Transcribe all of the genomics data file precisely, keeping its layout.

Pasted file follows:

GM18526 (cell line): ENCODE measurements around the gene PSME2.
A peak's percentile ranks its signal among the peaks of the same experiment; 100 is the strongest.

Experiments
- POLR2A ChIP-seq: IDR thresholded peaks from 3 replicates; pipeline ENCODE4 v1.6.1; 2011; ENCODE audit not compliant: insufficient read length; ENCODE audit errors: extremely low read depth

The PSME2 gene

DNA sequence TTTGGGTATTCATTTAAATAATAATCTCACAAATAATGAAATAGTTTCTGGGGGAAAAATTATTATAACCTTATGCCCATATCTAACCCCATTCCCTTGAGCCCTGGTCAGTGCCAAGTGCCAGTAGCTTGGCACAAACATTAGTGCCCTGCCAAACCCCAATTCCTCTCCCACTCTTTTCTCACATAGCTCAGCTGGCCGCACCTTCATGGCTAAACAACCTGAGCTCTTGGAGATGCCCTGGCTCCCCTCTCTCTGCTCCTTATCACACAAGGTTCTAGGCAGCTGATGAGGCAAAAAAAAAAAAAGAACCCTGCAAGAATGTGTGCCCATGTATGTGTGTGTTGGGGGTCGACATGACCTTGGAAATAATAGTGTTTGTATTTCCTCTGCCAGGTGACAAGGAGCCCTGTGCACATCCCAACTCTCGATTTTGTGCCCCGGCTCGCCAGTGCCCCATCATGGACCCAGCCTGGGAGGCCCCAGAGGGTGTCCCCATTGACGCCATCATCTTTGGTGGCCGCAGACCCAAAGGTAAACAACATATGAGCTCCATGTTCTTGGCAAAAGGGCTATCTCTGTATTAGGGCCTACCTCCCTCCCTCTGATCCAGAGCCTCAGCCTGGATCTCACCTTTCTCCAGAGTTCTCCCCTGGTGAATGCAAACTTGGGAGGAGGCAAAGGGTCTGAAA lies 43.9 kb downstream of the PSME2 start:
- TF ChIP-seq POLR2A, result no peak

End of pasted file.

GM18526 (cell line): ENCODE measurements around the gene PSME2.
A peak's percentile ranks its signal among the peaks of the same experiment; 100 is the strongest.

Experiments
- POLR2A ChIP-seq: IDR thresholded peaks from 3 replicates; pipeline ENCODE4 v1.6.1; 2011; ENCODE audit not compliant: insufficient read length; ENCODE audit errors: extremely low read depth

The PSME2 gene

DNA sequence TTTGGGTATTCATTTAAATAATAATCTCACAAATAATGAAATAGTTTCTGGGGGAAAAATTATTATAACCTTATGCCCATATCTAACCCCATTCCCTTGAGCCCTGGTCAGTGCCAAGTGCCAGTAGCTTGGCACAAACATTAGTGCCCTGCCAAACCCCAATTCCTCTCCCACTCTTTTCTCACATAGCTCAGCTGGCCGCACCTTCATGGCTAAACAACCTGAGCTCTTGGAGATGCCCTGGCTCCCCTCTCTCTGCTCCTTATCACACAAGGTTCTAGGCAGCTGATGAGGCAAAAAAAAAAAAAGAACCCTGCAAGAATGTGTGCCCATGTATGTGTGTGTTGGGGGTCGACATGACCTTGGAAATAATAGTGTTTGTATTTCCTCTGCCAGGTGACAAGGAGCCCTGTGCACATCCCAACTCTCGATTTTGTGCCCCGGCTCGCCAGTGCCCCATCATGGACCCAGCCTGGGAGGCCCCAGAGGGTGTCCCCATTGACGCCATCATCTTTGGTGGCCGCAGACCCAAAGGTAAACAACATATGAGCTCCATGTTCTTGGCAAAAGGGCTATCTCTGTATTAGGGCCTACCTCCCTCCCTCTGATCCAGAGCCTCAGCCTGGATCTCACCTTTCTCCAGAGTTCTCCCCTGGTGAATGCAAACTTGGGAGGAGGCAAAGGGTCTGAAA lies 43.9 kb downstream of the PSME2 start:
- TF ChIP-seq POLR2A, result no peak